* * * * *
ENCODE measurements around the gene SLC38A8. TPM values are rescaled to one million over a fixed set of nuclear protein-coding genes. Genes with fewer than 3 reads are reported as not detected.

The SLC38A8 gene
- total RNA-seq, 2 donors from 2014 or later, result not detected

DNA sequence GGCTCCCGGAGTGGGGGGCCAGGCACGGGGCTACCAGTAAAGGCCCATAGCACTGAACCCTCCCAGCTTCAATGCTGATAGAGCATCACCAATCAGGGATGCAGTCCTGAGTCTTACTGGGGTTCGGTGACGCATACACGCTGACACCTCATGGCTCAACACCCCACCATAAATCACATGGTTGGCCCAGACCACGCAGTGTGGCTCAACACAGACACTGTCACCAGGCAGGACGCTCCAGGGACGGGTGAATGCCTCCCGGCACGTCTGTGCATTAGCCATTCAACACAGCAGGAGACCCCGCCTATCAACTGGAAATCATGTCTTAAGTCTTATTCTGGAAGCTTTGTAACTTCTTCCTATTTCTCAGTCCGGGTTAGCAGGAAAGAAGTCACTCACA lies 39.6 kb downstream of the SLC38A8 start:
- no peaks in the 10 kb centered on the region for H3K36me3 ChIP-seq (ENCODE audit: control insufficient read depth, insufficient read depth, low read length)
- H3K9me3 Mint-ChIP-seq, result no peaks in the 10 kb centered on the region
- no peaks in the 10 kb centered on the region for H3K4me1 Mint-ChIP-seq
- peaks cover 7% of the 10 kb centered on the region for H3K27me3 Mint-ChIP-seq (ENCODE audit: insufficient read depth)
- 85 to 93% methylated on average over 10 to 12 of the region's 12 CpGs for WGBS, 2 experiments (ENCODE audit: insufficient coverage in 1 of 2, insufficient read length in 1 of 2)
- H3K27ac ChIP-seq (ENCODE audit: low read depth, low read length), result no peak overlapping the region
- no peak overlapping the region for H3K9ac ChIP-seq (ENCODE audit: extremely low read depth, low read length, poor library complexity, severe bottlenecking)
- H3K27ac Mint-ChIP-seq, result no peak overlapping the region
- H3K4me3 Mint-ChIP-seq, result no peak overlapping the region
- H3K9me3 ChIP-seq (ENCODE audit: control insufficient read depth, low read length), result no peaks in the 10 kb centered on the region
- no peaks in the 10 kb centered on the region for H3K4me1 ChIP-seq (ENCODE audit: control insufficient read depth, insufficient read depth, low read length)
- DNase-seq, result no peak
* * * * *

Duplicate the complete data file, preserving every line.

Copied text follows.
ENCODE measurements around the gene SLC38A8. TPM values are rescaled to one million over a fixed set of nuclear protein-coding genes. Genes with fewer than 3 reads are reported as not detected.

The SLC38A8 gene
- total RNA-seq, 2 donors from 2014 or later, result not detected

DNA sequence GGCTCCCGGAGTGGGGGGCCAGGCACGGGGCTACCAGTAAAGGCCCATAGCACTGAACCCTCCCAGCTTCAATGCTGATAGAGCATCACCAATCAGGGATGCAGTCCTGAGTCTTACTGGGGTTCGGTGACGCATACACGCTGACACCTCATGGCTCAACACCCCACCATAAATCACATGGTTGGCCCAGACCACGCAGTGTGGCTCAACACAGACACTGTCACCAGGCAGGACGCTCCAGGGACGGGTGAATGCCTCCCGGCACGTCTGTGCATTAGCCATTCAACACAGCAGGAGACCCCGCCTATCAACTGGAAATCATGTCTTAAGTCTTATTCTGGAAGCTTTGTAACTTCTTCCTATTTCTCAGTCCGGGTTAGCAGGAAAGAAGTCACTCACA lies 39.6 kb downstream of the SLC38A8 start:
- no peaks in the 10 kb centered on the region for H3K36me3 ChIP-seq (ENCODE audit: control insufficient read depth, insufficient read depth, low read length)
- H3K9me3 Mint-ChIP-seq, result no peaks in the 10 kb centered on the region
- no peaks in the 10 kb centered on the region for H3K4me1 Mint-ChIP-seq
- peaks cover 7% of the 10 kb centered on the region for H3K27me3 Mint-ChIP-seq (ENCODE audit: insufficient read depth)
- 85 to 93% methylated on average over 10 to 12 of the region's 12 CpGs for WGBS, 2 experiments (ENCODE audit: insufficient coverage in 1 of 2, insufficient read length in 1 of 2)
- H3K27ac ChIP-seq (ENCODE audit: low read depth, low read length), result no peak overlapping the region
- no peak overlapping the region for H3K9ac ChIP-seq (ENCODE audit: extremely low read depth, low read length, poor library complexity, severe bottlenecking)
- H3K27ac Mint-ChIP-seq, result no peak overlapping the region
- H3K4me3 Mint-ChIP-seq, result no peak overlapping the region
- H3K9me3 ChIP-seq (ENCODE audit: control insufficient read depth, low read length), result no peaks in the 10 kb centered on the region
- no peaks in the 10 kb centered on the region for H3K4me1 ChIP-seq (ENCODE audit: control insufficient read depth, insufficient read depth, low read length)
- DNase-seq, result no peak